"As reported over the past five years, human traffickers exploit domestic and foreign victims in Morocco, and traffickers exploit Moroccan victims abroad. Documented and undocumented foreign migrants, especially women and children, are highly vulnerable to forced labor and sex trafficking in Morocco and as they transit through Morocco to reach Europe. In 2018, the number of sub-Saharan migrants clandestinely entering the country more than doubled, a majority of whom intend to transit Morocco on their way to Europe. Some female undocumented migrants, primarily from Sub-Saharan Africa and a small but growing number from South Asia, are coerced into prostitution and forced labor in Morocco. Criminal networks operating in Oujda on...more
Oct. 16, 2019, 10:37 a.m.
Countries: Morocco
Variables: TRAFF-PRACTICE-1

"The Government of Morocco does not fully meet the minimum standards for the elimination of trafficking but is making significant efforts to do so. The government demonstrated overall increasing efforts compared to the previous reporting period; therefore Morocco remained on Tier 2. These efforts included the identification of more victims, the designation of 42 prosecutors to specialize in trafficking cases, and the conviction of five traffickers. It also took steps toward implementing a draft national victim referral mechanism. However, the government did not meet the minimum standards in several key areas. It remained without victim identification and referral procedures, and it did not report proactively identifying trafficking victims, especially among...more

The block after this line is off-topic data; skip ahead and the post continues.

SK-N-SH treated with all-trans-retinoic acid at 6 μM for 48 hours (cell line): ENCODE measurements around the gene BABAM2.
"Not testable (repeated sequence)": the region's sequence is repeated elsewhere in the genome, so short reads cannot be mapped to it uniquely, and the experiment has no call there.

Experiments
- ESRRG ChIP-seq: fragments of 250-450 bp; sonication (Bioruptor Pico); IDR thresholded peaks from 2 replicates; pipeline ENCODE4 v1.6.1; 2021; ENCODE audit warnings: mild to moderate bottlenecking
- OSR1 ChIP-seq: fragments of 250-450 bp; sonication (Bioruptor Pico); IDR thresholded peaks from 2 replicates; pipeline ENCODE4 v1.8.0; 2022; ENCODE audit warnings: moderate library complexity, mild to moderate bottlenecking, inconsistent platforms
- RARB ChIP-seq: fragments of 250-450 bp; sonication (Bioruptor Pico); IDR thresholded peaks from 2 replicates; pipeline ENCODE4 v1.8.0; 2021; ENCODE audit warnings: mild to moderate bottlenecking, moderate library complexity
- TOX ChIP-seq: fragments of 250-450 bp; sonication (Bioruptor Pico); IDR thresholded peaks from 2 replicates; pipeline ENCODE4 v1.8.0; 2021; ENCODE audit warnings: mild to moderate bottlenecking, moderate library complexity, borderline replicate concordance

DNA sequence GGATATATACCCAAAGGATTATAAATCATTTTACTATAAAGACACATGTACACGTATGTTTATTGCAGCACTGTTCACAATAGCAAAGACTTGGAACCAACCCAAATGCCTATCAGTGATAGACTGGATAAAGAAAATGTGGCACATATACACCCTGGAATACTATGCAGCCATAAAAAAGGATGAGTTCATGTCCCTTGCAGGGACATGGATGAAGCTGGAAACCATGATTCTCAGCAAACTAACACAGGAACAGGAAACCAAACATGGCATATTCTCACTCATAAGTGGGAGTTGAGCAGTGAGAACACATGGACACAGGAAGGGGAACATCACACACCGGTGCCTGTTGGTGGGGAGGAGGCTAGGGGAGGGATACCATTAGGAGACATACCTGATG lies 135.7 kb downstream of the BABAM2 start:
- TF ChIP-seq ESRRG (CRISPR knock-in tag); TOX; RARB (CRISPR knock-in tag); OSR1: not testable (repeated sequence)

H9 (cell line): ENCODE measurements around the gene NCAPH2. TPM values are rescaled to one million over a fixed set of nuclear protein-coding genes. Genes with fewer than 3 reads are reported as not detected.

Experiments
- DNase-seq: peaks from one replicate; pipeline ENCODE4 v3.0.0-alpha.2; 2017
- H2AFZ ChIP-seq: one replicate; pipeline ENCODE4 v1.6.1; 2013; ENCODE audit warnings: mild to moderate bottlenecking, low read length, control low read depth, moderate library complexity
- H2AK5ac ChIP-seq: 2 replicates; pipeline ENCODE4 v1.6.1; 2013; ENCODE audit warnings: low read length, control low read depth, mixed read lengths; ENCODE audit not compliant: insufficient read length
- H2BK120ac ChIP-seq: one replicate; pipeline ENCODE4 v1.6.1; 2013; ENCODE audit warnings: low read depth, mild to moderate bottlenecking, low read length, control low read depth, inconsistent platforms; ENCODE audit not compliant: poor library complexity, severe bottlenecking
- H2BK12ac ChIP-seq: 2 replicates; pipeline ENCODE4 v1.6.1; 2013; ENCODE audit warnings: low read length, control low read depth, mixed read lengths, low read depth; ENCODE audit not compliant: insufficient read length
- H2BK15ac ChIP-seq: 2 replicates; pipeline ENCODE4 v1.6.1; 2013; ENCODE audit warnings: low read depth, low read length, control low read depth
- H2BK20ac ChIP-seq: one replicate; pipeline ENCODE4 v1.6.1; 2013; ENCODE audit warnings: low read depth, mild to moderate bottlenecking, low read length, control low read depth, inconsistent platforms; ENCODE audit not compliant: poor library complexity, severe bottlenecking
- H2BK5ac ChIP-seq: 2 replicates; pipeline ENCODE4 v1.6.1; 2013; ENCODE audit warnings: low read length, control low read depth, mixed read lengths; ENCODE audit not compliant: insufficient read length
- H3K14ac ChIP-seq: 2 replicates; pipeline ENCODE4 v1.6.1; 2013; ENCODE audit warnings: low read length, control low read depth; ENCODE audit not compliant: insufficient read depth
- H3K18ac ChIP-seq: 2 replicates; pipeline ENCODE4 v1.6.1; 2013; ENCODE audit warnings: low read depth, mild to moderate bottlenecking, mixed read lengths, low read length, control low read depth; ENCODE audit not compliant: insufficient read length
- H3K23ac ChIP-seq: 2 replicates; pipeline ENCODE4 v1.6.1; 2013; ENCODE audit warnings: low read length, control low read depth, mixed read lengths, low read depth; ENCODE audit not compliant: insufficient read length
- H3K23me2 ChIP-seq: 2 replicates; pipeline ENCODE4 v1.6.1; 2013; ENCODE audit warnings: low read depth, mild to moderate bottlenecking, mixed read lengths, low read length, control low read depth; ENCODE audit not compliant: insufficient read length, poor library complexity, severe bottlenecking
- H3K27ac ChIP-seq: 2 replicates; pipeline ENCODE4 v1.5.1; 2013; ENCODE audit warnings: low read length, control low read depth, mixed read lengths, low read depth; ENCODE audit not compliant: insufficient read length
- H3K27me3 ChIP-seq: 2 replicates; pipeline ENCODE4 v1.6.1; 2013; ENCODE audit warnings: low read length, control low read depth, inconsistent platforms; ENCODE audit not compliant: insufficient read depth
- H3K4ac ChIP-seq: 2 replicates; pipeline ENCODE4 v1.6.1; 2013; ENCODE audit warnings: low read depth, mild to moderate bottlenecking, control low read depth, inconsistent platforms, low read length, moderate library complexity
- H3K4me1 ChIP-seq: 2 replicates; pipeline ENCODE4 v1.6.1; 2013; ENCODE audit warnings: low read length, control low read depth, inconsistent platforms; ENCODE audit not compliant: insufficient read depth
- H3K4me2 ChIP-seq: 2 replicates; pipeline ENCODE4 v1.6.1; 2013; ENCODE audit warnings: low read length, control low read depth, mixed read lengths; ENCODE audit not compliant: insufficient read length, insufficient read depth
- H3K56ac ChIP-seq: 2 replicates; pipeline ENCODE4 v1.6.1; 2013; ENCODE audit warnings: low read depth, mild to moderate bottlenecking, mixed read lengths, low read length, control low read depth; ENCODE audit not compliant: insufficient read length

Oct. 16, 2019, 10:36 a.m.
Countries: Morocco
Variables: TRAFF-DATA-1

"In 2018, the government reported it identified 131 male and female victims, including Moroccan victims who were exploited abroad and foreign victims exploited in Morocco. In comparison, in 2017, the government identified 10 victims of trafficking, including sex trafficking, forced labor, and forced begging. In 2018, the government reported that it assisted 85 foreign victims and referred 37 Moroccan victims to Ministry of Justice units and civil society organizations for appropriate care" (344).